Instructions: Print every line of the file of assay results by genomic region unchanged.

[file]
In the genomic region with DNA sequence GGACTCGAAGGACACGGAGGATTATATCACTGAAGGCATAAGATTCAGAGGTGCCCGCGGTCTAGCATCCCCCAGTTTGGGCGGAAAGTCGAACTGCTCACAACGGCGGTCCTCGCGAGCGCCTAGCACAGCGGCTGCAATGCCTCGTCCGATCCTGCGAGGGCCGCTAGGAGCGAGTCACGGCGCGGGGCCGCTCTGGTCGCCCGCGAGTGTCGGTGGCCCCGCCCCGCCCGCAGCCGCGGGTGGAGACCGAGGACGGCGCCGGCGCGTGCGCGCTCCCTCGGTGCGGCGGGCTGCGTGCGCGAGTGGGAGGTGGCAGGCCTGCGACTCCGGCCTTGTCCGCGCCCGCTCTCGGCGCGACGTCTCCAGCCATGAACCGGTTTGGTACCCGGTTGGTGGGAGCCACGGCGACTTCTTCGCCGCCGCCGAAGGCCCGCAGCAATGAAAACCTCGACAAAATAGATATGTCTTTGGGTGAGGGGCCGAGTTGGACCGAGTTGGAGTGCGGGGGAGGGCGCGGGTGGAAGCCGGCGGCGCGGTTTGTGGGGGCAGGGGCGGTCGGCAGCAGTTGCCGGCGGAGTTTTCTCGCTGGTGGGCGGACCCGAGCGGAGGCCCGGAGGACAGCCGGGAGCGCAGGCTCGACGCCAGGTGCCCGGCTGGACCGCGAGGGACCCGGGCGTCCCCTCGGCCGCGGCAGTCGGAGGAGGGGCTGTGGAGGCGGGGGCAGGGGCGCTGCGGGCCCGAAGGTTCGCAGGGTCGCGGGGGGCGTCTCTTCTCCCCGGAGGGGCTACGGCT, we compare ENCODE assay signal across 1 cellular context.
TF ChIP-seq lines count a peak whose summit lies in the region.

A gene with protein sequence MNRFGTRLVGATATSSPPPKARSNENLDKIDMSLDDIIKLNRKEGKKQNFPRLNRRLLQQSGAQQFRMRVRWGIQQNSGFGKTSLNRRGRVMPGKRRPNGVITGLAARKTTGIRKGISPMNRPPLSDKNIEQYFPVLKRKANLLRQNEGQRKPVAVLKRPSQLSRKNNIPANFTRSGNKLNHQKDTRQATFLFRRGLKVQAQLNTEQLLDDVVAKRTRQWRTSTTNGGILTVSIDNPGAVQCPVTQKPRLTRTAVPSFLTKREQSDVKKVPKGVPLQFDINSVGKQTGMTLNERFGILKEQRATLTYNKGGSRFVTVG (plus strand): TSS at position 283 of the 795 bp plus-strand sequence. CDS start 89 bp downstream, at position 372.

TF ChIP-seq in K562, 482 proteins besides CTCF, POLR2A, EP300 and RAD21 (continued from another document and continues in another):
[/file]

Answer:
In the genomic region with DNA sequence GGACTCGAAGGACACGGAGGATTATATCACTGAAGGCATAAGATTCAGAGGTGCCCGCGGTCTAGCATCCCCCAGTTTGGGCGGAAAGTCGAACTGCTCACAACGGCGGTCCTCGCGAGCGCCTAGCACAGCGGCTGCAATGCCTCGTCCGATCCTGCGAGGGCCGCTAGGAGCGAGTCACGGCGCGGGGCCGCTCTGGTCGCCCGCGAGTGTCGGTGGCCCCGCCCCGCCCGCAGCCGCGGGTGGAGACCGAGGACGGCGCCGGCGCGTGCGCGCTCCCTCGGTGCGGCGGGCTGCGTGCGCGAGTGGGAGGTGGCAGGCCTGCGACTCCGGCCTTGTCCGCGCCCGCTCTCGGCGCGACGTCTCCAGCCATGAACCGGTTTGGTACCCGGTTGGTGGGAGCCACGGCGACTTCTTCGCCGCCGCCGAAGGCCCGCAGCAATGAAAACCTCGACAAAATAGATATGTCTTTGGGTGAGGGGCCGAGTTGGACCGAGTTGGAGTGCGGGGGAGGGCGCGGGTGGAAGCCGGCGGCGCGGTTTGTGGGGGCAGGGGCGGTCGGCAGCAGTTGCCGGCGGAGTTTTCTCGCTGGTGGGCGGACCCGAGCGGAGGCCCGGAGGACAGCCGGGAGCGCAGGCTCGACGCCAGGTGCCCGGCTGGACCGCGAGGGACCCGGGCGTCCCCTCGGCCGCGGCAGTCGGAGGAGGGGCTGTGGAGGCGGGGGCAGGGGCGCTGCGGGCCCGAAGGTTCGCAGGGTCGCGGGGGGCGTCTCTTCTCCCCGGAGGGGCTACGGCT, we compare ENCODE assay signal across 1 cellular context.
TF ChIP-seq lines count a peak whose summit lies in the region.

A gene with protein sequence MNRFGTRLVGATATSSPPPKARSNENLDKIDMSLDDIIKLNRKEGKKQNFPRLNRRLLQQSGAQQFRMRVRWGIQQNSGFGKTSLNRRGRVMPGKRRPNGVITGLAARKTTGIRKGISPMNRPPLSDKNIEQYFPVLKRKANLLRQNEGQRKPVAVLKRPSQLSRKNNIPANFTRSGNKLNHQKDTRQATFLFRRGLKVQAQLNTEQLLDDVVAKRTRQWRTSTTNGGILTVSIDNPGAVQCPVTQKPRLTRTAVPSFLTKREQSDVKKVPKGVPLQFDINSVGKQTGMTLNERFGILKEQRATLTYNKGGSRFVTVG (plus strand): TSS at position 283 of the 795 bp plus-strand sequence. CDS start 89 bp downstream, at position 372.

TF ChIP-seq in K562, 482 proteins besides CTCF, POLR2A, EP300 and RAD21 (continued from another document and continues in another):